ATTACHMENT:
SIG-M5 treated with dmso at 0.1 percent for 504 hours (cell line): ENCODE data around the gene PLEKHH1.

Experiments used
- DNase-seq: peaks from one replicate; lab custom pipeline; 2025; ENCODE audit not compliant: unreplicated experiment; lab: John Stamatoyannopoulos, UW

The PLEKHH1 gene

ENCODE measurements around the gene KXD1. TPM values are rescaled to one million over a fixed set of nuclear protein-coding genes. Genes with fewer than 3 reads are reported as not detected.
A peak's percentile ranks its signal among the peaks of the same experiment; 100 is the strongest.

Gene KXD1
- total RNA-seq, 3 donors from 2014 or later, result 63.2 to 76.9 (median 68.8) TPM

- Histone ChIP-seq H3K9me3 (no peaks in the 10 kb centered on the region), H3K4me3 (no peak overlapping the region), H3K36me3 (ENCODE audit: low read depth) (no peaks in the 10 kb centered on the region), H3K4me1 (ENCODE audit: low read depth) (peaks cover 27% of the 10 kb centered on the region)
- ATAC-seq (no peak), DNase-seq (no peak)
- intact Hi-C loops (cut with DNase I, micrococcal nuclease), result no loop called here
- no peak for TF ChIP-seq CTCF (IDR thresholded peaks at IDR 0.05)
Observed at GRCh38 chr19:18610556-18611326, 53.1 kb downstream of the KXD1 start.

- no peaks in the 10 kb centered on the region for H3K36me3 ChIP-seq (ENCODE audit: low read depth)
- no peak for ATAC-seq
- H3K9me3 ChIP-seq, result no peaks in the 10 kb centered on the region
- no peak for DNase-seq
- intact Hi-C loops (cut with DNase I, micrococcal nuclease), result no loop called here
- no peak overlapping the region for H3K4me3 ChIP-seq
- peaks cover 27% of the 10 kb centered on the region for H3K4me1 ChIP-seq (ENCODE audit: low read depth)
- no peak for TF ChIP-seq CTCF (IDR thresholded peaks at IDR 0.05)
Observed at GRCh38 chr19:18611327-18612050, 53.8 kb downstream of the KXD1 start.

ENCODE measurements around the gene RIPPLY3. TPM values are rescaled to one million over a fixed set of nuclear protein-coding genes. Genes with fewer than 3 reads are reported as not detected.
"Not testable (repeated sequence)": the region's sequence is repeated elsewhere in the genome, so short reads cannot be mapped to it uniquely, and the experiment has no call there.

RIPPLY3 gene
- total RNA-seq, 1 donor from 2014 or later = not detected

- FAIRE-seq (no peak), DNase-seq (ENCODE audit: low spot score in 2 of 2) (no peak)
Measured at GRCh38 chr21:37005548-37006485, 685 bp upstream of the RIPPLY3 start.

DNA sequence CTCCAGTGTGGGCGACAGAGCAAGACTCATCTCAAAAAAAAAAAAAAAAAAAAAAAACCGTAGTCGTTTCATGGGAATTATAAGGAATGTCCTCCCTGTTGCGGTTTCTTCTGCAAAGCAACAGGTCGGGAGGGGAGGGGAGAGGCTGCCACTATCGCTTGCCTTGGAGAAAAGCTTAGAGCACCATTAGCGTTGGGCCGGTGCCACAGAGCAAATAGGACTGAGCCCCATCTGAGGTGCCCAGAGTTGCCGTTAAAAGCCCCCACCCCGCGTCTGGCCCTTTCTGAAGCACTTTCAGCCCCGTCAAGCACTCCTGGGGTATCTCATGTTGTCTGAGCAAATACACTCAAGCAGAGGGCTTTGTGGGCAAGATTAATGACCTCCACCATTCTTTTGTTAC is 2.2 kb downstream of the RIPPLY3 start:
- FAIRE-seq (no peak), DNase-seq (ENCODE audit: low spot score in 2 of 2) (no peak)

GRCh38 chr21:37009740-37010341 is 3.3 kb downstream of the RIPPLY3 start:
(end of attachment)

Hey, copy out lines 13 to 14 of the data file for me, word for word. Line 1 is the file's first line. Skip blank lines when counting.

Observed at GRCh38 chr19:18610556-18611326, 53.1 kb downstream of the KXD1 start.

- no peaks in the 10 kb centered on the region for H3K36me3 ChIP-seq (ENCODE audit: low read depth)